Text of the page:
A 'Floodhack' hack day was held at Google Campus, London 16 Feb in conjunction with the EA, the Open Data Institute, and the Cabinet Office. This gained a lot of mainstream press such as the BBC and The Guardian.
During the hack the EA released some of its flood warning feeds for 3 months. Now there are calls by open data activists to go further.
Here's the recent geonews in batch mode. I've been struggling with many fires, I currently publish much less frequently than usual, but don't worry, everything major is in there!
From the open source / open data front:
From the Esri front:
From the Google front:
Discussed over Slashdot:
In the everything-else category:
In the maps category:
ESRI Australia and The Australian National Library have produced an interactive story maps of some significant maps pertaining to the discovery of and mapping of Australia http://mappingourworld.esriaustralia.com.au/
For those not aware Australia was "officially" settled in 1788 by Captain James Cook but there is much confusion to how they came looking for the "great southern land". Some say the Dutch others say the Spanish or Portuguese maps lead to this rush and the British colonized in 1788 with ships full of convicted criminals or convicts.
Bloggage update: I originally posted CLIWOC (CLImatological database for the World's OCeans) ship's captain's logs location data as uploads to the web. This 250K point data-set is now posted direct to web for easier access on AWS via GeoCloud2 stack. Again, this is only the ships' location data: as per its name, there is scope to add climate data from CLIWOC direct-to- web... so important these days to document climate change using a global dataset from 150 - 250 years ago!
SCALGO Live Global provides a unique way of understanding the effect of global topography (mountains, valleys, etc.) on the flow of surface water and flood risk. This is possible through interactions with SCALGO's analysis on a big data representation of the earth's surface. SCALGO is making the analysis freely available to the public.
Due to advances in data acquisition technology, detailed and accurate–and thus very big–terrain data is increasingly becoming available. However, much of the data's potential is in the analysis that it enables, and the knowledge that can be extracted from this analysis. SCALGO Live Global illustrates some of the benefits of the technology using the 60 billion element, near-global, three arc-seconds (90-meter at the equator) resolution SRTM dataset made available by NASA.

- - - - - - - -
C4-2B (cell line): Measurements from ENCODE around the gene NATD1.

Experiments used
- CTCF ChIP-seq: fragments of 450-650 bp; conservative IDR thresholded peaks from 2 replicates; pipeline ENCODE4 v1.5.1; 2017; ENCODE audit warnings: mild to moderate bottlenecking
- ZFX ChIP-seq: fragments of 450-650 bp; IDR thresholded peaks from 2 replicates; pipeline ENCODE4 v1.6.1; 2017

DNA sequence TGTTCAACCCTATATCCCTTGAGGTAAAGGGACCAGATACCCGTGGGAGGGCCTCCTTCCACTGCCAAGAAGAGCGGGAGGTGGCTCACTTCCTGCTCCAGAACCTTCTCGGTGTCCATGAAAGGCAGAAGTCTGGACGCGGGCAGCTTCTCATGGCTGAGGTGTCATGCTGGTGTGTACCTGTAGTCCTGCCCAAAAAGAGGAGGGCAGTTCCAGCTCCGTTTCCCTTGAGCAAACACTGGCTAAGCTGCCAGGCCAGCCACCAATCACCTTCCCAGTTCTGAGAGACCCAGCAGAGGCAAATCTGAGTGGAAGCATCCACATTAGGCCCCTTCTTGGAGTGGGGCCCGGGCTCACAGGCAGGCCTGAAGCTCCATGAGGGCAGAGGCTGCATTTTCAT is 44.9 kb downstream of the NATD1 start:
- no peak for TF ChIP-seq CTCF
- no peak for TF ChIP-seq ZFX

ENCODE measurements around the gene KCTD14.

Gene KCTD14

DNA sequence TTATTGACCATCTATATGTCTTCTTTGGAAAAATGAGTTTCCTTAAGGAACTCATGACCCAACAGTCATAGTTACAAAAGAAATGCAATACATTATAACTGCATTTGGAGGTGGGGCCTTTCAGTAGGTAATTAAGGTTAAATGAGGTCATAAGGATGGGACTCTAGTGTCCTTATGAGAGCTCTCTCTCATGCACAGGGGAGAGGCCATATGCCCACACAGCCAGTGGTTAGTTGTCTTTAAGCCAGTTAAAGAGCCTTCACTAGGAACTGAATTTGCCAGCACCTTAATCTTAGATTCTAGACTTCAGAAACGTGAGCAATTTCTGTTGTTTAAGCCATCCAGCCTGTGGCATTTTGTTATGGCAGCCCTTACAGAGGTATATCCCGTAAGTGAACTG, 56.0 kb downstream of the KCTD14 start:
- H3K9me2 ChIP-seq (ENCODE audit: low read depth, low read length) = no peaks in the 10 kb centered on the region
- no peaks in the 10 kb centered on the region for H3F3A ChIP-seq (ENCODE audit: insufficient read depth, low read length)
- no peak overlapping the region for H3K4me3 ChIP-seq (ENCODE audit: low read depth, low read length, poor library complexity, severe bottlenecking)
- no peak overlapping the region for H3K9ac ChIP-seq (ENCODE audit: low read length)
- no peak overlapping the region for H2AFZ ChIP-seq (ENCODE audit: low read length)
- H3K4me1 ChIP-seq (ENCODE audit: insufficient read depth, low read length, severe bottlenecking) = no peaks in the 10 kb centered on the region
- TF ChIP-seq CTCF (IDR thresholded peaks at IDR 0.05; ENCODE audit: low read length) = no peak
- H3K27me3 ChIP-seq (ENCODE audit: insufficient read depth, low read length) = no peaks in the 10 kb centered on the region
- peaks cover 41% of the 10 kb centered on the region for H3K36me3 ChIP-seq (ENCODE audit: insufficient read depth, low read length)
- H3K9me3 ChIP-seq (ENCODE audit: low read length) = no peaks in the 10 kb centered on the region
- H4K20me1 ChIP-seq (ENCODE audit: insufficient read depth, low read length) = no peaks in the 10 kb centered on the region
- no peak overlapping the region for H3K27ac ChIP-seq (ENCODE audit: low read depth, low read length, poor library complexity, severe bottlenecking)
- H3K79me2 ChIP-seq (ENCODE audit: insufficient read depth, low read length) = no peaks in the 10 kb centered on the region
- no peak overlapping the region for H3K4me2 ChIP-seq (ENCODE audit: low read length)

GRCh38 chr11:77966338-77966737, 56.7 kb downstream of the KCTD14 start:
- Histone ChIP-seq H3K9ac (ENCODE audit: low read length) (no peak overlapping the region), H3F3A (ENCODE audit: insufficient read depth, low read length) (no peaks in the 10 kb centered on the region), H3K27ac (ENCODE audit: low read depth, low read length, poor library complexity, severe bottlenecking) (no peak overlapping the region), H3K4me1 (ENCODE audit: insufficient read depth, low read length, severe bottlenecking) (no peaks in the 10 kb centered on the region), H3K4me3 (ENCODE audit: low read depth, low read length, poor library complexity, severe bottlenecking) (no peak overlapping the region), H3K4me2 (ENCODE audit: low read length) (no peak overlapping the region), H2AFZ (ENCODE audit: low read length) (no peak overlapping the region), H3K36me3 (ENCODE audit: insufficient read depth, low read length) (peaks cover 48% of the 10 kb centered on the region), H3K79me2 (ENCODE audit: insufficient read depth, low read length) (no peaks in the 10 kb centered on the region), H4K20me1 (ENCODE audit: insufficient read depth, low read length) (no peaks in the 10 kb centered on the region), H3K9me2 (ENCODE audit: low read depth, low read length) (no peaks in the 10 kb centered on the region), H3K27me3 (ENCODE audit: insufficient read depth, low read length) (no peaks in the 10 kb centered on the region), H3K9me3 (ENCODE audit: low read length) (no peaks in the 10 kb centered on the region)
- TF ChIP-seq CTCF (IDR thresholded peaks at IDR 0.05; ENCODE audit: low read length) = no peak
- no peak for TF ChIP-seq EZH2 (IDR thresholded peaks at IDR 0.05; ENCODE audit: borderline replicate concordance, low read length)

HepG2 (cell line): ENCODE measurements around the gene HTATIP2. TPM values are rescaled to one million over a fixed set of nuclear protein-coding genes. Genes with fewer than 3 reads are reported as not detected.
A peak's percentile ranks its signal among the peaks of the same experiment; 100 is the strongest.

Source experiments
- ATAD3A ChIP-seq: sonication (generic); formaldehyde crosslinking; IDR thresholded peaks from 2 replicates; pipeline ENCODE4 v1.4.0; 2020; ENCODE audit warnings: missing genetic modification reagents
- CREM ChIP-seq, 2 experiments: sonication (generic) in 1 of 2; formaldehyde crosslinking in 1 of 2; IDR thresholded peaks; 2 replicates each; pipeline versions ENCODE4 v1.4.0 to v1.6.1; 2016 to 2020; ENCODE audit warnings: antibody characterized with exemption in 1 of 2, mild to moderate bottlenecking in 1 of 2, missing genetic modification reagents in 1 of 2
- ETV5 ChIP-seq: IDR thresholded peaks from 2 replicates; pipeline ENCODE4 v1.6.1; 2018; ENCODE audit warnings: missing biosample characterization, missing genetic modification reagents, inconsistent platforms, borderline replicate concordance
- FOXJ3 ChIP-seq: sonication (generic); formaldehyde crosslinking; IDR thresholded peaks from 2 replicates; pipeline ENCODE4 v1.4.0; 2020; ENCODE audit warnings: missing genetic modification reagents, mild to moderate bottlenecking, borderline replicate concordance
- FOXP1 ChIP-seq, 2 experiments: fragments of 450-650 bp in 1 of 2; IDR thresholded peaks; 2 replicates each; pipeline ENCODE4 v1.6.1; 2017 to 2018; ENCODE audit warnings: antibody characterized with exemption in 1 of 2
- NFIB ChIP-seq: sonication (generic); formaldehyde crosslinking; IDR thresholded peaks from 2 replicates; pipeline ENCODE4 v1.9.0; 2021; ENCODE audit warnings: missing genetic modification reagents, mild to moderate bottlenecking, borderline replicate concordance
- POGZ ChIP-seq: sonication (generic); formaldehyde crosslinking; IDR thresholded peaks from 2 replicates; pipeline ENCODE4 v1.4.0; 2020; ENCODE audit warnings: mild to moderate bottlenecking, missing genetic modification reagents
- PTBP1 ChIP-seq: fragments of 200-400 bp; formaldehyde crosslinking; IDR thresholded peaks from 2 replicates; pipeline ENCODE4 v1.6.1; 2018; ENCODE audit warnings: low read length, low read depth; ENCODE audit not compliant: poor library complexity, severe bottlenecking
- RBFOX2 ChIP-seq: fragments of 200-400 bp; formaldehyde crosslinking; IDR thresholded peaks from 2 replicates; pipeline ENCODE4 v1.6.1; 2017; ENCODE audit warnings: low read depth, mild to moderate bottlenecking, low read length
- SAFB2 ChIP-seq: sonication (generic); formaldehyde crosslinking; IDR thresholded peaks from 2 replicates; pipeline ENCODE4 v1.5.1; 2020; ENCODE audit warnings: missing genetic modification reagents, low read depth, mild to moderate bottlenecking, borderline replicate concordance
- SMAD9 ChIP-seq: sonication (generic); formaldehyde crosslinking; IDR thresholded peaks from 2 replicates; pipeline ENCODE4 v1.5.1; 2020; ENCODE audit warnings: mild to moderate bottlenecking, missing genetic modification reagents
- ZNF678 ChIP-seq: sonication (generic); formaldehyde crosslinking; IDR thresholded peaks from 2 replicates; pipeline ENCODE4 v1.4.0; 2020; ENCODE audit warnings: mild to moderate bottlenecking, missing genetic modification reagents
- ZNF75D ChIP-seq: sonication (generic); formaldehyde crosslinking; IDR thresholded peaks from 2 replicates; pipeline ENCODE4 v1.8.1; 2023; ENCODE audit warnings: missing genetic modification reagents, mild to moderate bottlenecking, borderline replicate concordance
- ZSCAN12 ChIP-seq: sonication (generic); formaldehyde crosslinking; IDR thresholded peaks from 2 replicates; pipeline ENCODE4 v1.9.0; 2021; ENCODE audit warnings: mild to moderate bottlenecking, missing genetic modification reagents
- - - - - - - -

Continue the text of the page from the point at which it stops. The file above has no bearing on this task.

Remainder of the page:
There's already numerous apps to map our immediate environment in 3D with current smartphones, but this new Google project goes beyond, and because it's Google, the adoption potential of obviously significantly increased. MacRumors offers a nice summary along with several links in a story named Google Launches 'Project Tango' 3D-Mapping Smartphone.
From the official Project Tango site: "Our current prototype is a 5” phone containing customized hardware and software designed to track the full 3D motion of the device, while simultaneously creating a map of the environment. These sensors allow the phone to make over a quarter million 3D measurements every second, updating its position and orientation in real-time, combining that data into a single 3D model of the space around you. [...] What if you could capture the dimensions of your home simply by walking around with your phone before you went furniture shopping? What if directions to a new location didn’t stop at the street address? What if you never again found yourself lost in a new building? What if the visually-impaired could navigate unassisted in unfamiliar indoor places? What if you could search for a product and see where the exact shelf is located in a super-store?"
Here's the 3-minutes video introducing Project Tango.
Most of our readers were already aware of the new Google Maps interface available in beta for quite some time already, as of yesterday, the new Google Maps is there for everybody.
The highlights according to the announcement:
Here's the 2-minutes video presenting the new Google Maps. It's a significant improvement over the version we're used to.